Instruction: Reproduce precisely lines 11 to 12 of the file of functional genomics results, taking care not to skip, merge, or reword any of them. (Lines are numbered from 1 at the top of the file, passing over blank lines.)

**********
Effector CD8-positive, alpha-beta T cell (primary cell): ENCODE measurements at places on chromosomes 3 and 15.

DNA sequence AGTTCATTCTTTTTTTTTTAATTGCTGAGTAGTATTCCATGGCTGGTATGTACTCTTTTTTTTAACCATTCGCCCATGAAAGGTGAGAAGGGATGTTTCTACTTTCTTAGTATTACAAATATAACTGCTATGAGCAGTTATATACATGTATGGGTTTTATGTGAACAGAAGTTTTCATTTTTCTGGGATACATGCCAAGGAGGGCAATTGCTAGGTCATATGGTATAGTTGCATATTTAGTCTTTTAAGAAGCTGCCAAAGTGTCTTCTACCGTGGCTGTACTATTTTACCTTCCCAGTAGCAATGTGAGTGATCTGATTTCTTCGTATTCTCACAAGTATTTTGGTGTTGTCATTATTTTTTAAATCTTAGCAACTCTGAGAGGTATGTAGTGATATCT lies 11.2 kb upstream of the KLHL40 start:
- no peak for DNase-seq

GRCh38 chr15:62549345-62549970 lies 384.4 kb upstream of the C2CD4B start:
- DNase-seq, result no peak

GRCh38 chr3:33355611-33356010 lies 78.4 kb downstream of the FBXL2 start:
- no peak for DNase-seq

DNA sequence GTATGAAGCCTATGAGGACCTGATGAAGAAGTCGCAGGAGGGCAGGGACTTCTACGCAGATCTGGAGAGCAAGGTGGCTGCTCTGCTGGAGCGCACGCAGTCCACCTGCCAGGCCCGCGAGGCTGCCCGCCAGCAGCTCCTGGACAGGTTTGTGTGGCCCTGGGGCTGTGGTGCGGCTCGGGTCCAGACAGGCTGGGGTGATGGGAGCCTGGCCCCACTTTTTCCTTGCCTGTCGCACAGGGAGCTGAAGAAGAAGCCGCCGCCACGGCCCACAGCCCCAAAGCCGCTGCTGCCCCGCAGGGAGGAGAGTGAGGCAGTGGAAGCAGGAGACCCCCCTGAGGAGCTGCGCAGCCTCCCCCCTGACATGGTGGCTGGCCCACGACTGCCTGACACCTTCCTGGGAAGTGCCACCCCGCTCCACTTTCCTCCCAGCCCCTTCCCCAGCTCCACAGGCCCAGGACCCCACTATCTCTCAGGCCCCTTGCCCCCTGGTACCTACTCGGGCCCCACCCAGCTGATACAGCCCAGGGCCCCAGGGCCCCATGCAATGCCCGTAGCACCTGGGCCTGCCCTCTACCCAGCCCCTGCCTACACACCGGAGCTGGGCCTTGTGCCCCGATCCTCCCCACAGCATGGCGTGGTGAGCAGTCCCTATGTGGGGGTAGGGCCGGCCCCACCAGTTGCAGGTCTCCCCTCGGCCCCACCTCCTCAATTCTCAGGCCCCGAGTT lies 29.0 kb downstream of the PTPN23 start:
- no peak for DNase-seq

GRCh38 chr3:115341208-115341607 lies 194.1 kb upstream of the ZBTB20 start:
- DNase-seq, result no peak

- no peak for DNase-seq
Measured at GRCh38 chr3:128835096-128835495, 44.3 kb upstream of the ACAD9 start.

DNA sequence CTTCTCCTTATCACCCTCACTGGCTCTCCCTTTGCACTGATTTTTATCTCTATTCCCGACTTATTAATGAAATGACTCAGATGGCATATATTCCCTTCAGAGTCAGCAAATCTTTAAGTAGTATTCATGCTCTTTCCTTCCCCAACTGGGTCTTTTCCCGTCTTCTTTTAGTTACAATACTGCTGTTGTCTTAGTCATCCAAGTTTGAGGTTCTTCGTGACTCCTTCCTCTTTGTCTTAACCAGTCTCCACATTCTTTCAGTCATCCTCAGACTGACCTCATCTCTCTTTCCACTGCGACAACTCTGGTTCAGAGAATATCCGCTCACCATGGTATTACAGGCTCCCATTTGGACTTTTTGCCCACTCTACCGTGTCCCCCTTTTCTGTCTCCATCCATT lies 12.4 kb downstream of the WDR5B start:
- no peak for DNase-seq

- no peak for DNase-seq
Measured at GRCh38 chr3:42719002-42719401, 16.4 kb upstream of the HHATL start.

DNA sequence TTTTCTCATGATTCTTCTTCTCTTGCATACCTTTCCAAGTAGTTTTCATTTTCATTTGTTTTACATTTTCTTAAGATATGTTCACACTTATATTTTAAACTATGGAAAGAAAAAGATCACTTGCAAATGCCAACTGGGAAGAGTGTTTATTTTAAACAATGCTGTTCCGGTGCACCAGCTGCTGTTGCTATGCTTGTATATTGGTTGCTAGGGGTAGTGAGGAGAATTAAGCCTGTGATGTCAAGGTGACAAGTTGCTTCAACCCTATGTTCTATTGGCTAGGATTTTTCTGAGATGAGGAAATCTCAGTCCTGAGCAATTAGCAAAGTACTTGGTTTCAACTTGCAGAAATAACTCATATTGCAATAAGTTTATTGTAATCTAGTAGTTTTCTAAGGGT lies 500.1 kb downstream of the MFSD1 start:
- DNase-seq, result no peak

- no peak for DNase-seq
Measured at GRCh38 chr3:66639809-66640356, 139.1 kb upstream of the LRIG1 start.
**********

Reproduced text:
- DNase-seq, result no peak

- no peak for DNase-seq